Fred Thompson was weighing the future of his White House bid yesterday after a third-place finish in South Carolina.
Thompson was widely expected to bow out after failing to win the states where he had hoped to perform strongly, Iowa and South Carolina.
The former Tennessee senator returned to his suburban Washington home late Saturday after delivering a speech in South Carolina that sounded as though he was calling it quits. He stopped short of doing so, but some supporters suspected it would only be a matter of time before Thompson withdraws.
Mike Huckabee, meanwhile, said yesterday he expects the Republican tide to shift in his favor. After a disappointing second-place showing in the South Carolina Republican primary, he sounded upbeat at a fund-raiser at actor Chuck Norris's ranch in Navasota, Texas.
"Starting today, we reset the clock," Huckabee said. "I woke up this morning and I thought, 'The momentum is back.' "
Seizing the momentum
Republican John McCain yesterday called the GOP contest "still very competitive" but said his South Carolina win gives him momentum heading into the next big battle in Florida.
The senator from Arizona clearly was buoyed by the victory, his second this season after winning the New Hampshire primary on Jan. 8. In 2000, McCain was defeated in South Carolina by George W. Bush, a loss that effectively ended McCain's campaign.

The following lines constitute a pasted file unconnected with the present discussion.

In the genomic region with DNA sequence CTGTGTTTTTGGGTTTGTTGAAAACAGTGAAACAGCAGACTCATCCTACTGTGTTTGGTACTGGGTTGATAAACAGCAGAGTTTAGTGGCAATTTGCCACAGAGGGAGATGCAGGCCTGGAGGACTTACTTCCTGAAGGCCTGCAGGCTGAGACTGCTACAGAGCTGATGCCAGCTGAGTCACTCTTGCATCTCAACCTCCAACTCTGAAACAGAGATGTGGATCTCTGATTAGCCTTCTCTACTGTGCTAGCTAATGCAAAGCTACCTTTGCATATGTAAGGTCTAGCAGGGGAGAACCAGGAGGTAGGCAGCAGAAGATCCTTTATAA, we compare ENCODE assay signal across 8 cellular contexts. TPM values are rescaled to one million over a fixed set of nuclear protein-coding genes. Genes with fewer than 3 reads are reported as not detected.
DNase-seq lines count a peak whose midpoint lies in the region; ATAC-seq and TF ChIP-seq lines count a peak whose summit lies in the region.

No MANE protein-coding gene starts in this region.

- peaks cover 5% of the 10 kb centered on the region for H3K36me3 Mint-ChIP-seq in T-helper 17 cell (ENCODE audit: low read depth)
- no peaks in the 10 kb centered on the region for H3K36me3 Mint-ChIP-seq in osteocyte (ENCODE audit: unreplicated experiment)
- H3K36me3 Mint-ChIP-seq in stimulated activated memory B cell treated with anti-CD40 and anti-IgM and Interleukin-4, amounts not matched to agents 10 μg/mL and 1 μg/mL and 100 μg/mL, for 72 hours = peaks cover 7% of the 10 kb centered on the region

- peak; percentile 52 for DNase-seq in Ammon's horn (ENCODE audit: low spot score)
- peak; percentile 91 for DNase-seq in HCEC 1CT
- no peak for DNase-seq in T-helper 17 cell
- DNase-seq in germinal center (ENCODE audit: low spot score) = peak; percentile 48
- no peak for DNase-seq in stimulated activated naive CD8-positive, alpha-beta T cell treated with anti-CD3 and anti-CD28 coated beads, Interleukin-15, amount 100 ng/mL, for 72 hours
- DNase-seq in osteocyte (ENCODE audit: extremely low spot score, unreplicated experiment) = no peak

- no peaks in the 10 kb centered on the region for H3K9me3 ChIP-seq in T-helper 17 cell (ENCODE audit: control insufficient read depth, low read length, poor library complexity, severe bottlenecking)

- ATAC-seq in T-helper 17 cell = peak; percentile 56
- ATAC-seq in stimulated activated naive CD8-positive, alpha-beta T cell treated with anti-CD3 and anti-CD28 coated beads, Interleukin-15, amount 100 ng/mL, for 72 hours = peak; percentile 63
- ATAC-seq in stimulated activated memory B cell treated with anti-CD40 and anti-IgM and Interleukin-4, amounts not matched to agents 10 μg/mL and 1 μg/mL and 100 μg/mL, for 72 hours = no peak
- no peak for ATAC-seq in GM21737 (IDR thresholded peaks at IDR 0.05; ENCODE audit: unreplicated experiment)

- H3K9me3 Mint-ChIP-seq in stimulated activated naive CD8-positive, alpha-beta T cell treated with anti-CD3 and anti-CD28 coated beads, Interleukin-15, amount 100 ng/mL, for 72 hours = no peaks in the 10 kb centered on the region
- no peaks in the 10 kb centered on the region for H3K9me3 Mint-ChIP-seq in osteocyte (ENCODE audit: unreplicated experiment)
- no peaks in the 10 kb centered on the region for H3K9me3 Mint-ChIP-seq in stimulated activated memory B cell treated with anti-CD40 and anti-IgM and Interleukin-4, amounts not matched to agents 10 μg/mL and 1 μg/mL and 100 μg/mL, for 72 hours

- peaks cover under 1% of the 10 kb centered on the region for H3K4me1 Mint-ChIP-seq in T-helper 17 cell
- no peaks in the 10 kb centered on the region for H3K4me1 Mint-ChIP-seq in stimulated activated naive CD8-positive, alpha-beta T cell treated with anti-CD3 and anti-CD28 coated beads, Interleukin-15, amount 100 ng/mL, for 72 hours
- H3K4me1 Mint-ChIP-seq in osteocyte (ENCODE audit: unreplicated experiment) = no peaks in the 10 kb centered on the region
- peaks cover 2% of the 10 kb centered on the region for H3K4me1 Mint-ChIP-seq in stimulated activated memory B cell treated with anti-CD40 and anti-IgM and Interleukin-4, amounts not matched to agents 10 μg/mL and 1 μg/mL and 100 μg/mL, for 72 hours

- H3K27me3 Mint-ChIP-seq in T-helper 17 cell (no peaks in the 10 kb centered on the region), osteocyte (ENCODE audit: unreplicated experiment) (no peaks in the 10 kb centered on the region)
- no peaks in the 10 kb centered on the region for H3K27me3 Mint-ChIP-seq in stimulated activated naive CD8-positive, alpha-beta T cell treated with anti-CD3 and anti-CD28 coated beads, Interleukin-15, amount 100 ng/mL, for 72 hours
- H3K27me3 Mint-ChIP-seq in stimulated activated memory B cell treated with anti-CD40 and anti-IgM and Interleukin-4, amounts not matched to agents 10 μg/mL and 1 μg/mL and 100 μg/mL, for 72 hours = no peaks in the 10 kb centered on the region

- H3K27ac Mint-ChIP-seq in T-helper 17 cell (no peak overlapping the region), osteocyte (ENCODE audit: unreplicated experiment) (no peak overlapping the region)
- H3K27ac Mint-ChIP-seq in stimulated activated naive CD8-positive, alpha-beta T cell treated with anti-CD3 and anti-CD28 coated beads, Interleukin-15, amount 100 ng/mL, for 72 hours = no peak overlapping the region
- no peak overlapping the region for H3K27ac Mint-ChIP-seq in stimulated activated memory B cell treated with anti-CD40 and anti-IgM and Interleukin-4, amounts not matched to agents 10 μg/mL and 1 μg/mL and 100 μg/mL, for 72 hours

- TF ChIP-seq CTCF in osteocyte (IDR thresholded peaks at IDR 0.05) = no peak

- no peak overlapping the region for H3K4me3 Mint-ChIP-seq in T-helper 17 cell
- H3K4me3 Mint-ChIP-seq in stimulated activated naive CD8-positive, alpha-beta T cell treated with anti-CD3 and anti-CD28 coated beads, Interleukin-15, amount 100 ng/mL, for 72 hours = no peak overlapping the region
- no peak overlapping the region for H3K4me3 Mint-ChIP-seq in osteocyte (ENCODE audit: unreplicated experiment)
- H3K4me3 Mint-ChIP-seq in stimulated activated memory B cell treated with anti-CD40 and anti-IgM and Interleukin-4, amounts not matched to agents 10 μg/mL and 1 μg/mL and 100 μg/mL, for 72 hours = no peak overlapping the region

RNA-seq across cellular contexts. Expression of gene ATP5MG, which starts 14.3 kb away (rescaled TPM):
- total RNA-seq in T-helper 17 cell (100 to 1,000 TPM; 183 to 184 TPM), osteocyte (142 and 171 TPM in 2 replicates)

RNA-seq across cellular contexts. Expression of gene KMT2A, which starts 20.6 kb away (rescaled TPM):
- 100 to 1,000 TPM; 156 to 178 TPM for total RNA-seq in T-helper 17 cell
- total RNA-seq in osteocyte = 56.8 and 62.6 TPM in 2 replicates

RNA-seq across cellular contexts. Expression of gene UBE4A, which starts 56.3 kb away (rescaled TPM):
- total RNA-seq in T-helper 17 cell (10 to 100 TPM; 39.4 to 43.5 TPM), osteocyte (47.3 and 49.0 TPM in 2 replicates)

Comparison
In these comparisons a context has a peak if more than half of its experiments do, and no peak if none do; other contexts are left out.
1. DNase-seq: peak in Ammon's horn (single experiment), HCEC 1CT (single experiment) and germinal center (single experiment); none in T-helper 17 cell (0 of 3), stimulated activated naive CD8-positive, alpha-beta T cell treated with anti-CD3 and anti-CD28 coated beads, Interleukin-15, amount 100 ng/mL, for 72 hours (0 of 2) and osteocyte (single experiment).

Attention in the race for the Republican presidential nomination now shifts to Florida, which votes Jan. 29, followed by voting in 22 states on Feb. 5.
McCain savored his rise. "I certainly enjoy being the underdog," he said. "I much more enjoy being ahead."
Straight Talk meanderings
They call it the Straight Talk Express, but the conversation on Republican presidential candidate John McCain's campaign bus often meanders like a lazy river.
When he's not answering voters' and reporters' questions, he's spinning tales for the journalists on the back of his bus.
With his more than two decades in the Senate, McCain has a well-honed ability to expound on any subject under the sun, from carbon emission-curbing schemes to professional hockey in Arizona.
Touting his endorsement by a paper in Pensacola, Fla., McCain alluded to his days with the Navy there. "I stabilized that economy for years," he said. "I created a lot of new jobs in various eating and drinking establishments."
Top job description
If Barack Obama wins the Democratic presidential race, his message will bear no resemblance to that of Michael S. Dukakis, the party's nominee 20 years ago.
Dukakis pitched himself as the consummate manager, the orchestrator of an economic recovery tagged the "Massachusetts Miracle," and a politician who was about competence, not vision. George H. W. Bush easily beat him in the general election.
In an interview with The Reno Gazette-Journal, Obama laid no claim to bureaucratic skills. Meeting with the editorial board, he said, "Some in this debate around experience seem to think the job of the president is to go in and run some bureaucracy. Well, that's not my job. My job is to set a vision of 'Here's where the bureaucracy needs to go.' "
LOS ANGELES TIMES